Here's how Con Ed plans to help reduce delays on your train


Con Edison will undertake a yearlong project to try to reduce soaring train delays by improving power reliability in the subway system, Gov. Andrew Cuomo and the utility company announced Wednesday.

Con Ed will test and repair the vast power flow system to the city’s subways, from manholes to subway signals, under an agreement with the state. Power-related issues — like complete loss of power, or frequent surges or dips in power — caused 32,000 train delays in the past 12 months, according to Cuomo.

It remains to be seen if the expansive project will actually lead to a noticeable improvement in subway service, which has seen nearly a 200 percent increase in delays over the past five years, MTA data show. Those 32,000 power-related delays accounted for only about 3.6 percent of all subway delays in the past 12 months, the data show.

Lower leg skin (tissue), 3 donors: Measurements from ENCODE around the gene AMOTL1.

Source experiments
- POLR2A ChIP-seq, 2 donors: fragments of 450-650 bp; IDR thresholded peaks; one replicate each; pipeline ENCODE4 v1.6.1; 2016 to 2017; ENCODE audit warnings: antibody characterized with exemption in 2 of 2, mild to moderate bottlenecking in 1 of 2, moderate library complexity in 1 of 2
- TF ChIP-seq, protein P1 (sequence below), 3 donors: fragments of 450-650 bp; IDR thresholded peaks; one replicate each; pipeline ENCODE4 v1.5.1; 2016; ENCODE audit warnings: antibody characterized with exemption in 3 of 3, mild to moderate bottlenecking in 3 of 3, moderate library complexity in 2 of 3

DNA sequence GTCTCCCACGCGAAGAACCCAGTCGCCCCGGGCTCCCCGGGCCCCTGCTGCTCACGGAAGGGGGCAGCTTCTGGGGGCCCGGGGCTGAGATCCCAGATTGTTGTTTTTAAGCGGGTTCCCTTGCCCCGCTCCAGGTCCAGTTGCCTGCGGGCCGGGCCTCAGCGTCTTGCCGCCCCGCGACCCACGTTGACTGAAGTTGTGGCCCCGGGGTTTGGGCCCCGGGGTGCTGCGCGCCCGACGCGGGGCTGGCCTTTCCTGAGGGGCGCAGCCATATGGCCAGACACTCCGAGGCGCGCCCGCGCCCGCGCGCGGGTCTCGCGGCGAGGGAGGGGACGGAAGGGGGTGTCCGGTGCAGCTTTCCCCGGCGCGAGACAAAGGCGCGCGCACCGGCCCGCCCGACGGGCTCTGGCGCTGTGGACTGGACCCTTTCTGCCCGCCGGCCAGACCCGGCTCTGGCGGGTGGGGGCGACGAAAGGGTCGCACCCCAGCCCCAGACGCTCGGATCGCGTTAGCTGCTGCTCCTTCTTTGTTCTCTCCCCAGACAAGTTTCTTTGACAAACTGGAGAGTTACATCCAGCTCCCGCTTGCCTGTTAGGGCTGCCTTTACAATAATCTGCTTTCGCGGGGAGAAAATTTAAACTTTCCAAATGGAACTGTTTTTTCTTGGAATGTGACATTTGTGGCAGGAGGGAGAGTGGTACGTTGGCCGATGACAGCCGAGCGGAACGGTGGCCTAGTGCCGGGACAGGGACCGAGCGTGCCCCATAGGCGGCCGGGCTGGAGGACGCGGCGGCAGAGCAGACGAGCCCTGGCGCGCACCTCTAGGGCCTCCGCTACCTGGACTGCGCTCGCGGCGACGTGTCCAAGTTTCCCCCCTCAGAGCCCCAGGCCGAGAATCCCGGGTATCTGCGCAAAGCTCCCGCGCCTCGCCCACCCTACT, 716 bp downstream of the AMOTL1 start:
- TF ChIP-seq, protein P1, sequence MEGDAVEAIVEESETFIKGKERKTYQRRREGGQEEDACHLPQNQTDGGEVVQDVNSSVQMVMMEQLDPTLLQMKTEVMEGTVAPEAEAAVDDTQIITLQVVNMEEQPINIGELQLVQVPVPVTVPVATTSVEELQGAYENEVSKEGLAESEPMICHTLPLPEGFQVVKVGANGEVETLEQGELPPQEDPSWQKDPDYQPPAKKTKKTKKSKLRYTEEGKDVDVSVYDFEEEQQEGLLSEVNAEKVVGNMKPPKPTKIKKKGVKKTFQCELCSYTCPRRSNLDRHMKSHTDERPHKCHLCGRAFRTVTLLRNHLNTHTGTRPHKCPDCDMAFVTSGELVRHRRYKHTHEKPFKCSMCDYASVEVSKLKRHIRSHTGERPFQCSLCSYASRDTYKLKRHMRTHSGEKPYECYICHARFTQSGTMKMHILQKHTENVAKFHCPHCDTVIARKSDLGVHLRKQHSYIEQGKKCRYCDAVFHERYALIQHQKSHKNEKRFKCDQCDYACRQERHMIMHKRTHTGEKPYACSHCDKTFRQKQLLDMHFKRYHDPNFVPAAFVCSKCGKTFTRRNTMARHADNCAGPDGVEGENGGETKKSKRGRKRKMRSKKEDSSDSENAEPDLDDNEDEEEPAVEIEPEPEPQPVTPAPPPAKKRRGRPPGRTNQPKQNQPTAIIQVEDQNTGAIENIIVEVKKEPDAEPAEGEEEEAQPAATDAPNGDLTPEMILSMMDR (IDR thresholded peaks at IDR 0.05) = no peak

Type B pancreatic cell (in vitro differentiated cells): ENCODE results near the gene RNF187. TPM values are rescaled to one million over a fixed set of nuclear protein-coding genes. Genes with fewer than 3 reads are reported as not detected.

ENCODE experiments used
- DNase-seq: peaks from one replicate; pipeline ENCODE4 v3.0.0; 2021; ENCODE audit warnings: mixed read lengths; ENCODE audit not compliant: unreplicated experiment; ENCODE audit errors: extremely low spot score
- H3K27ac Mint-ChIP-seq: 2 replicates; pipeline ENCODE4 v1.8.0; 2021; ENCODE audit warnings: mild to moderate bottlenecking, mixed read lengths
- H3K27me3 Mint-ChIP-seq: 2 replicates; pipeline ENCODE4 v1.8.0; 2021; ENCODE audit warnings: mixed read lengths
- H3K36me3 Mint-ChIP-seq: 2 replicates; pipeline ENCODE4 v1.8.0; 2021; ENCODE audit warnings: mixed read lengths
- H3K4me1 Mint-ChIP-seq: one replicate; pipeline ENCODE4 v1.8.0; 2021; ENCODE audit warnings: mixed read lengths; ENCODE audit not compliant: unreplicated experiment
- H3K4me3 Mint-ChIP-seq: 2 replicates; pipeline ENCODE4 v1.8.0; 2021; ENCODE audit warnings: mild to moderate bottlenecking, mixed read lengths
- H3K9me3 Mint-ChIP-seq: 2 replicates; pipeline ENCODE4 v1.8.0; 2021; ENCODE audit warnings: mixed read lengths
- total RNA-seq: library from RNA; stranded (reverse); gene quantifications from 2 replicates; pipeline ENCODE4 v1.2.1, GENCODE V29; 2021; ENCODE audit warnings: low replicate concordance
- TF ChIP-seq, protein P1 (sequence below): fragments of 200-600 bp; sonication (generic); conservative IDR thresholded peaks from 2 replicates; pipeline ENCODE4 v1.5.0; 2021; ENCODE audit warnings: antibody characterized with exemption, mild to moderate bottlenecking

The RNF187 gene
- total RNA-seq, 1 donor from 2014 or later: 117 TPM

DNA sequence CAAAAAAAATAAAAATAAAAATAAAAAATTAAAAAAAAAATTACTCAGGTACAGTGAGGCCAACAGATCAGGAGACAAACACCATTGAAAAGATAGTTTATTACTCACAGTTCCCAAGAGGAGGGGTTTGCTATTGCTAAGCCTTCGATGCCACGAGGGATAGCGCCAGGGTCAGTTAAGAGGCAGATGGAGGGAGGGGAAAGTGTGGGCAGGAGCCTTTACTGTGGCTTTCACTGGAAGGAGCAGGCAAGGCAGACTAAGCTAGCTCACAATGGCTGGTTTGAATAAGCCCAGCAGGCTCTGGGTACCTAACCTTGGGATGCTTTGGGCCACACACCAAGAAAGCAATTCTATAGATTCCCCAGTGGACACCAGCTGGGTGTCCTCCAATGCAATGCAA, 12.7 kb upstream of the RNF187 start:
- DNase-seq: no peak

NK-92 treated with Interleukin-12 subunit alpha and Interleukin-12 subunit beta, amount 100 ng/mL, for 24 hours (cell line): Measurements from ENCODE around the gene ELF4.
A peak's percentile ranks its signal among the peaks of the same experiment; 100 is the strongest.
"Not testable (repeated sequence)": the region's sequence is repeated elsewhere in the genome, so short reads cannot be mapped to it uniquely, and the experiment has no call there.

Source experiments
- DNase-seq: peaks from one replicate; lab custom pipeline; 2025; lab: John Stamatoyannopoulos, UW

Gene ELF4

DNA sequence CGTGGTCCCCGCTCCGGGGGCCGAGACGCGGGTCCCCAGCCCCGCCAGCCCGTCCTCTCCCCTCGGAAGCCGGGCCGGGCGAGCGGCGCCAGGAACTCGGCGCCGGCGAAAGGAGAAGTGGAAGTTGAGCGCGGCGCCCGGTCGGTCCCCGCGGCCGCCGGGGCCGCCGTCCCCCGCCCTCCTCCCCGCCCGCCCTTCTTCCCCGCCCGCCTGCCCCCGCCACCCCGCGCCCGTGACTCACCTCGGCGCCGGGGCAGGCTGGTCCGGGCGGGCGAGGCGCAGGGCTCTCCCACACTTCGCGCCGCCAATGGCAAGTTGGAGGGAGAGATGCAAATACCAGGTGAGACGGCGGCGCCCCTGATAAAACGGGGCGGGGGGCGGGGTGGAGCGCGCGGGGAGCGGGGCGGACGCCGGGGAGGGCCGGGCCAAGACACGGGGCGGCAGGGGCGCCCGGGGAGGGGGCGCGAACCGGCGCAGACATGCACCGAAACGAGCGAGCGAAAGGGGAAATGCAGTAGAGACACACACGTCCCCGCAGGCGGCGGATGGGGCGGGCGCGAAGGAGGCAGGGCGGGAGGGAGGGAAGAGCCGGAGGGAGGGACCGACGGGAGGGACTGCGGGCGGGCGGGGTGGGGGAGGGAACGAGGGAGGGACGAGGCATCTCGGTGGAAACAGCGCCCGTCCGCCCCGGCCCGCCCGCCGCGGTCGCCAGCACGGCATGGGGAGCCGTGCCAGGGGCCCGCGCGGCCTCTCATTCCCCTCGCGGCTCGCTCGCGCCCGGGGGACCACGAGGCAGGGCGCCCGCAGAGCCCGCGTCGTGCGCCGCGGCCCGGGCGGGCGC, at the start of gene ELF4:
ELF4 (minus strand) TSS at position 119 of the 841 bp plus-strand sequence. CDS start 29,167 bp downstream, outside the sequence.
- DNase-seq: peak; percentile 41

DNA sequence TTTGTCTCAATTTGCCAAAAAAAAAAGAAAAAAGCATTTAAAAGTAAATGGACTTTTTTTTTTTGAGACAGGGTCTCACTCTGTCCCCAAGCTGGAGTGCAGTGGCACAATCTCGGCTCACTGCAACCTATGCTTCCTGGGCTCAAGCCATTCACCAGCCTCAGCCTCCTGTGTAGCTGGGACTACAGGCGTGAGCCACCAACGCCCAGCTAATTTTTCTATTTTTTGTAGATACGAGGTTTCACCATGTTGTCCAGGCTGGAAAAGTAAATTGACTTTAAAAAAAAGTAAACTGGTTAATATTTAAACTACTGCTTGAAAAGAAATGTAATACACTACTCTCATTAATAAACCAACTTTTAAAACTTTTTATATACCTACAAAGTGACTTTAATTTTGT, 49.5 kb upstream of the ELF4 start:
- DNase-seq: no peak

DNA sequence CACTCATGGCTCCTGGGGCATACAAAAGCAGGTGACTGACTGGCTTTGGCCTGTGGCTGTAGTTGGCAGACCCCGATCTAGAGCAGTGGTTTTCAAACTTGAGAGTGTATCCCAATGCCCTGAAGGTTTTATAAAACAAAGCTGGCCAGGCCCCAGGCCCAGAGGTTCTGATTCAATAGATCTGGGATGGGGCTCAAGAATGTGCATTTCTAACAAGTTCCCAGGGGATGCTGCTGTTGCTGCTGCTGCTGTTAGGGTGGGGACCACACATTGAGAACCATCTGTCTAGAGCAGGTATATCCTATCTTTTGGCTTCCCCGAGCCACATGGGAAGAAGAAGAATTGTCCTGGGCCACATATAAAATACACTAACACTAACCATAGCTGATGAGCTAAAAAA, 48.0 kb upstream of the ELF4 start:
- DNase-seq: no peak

“To repair the MTA, we must also focus on the services that the MTA relies upon,” Cuomo said in a statement. “The number one necessity is a reliable power supply. That must be provided by Con Edison. Over the years there have been band-aids placed all over the system. We need to fundamentally upgrade the entire system.”

John McAvoy, Con Edison chairman & CEO, said the company has created a special team of engineers dedicated solely to subway power issues. There are more than 1,100 Con Ed structures that serve signal systems at MTA stations, and the company has already completed inspections at nearly half of those structures.

The state’s Public Service Commission will monitor Con Ed’s progress on the project.

“We are being aggressive, both in the scope of our activities, and in the schedules we are implementing,” McAvoy said during a tour of MTA and Con Edison facilities near Columbus Circle Wednesday with Cuomo. “We are confident that our action plan, and the extensive resources we are dedicating to this effort, will improve service for subway riders in a meaningful way.”

 

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